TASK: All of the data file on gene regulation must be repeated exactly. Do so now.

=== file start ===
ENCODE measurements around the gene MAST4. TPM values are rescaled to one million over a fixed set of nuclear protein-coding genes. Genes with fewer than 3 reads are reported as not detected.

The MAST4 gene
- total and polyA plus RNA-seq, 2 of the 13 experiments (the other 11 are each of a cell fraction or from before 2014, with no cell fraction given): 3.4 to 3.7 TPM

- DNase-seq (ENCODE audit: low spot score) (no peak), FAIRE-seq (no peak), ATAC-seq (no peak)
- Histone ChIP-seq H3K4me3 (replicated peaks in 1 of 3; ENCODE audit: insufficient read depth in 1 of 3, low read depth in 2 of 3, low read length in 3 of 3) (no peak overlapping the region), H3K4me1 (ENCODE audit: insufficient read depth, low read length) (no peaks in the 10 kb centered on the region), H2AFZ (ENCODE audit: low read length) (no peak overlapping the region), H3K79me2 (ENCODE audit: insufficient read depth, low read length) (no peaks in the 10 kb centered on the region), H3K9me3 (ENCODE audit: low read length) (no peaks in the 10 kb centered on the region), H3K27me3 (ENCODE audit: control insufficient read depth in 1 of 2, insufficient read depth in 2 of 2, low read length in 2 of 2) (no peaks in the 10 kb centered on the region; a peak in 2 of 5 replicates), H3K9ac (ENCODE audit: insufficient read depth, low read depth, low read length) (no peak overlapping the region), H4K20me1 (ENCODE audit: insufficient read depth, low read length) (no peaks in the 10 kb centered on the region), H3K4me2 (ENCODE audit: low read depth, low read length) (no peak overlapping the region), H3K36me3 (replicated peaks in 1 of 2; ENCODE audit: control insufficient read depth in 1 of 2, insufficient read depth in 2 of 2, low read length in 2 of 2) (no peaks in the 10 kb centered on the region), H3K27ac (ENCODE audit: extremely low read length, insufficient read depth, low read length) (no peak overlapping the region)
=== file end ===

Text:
ENCODE measurements around the gene MAST4. TPM values are rescaled to one million over a fixed set of nuclear protein-coding genes. Genes with fewer than 3 reads are reported as not detected.

The MAST4 gene
- total and polyA plus RNA-seq, 2 of the 13 experiments (the other 11 are each of a cell fraction or from before 2014, with no cell fraction given): 3.4 to 3.7 TPM

- DNase-seq (ENCODE audit: low spot score) (no peak), FAIRE-seq (no peak), ATAC-seq (no peak)
- Histone ChIP-seq H3K4me3 (replicated peaks in 1 of 3; ENCODE audit: insufficient read depth in 1 of 3, low read depth in 2 of 3, low read length in 3 of 3) (no peak overlapping the region), H3K4me1 (ENCODE audit: insufficient read depth, low read length) (no peaks in the 10 kb centered on the region), H2AFZ (ENCODE audit: low read length) (no peak overlapping the region), H3K79me2 (ENCODE audit: insufficient read depth, low read length) (no peaks in the 10 kb centered on the region), H3K9me3 (ENCODE audit: low read length) (no peaks in the 10 kb centered on the region), H3K27me3 (ENCODE audit: control insufficient read depth in 1 of 2, insufficient read depth in 2 of 2, low read length in 2 of 2) (no peaks in the 10 kb centered on the region; a peak in 2 of 5 replicates), H3K9ac (ENCODE audit: insufficient read depth, low read depth, low read length) (no peak overlapping the region), H4K20me1 (ENCODE audit: insufficient read depth, low read length) (no peaks in the 10 kb centered on the region), H3K4me2 (ENCODE audit: low read depth, low read length) (no peak overlapping the region), H3K36me3 (replicated peaks in 1 of 2; ENCODE audit: control insufficient read depth in 1 of 2, insufficient read depth in 2 of 2, low read length in 2 of 2) (no peaks in the 10 kb centered on the region), H3K27ac (ENCODE audit: extremely low read length, insufficient read depth, low read length) (no peak overlapping the region)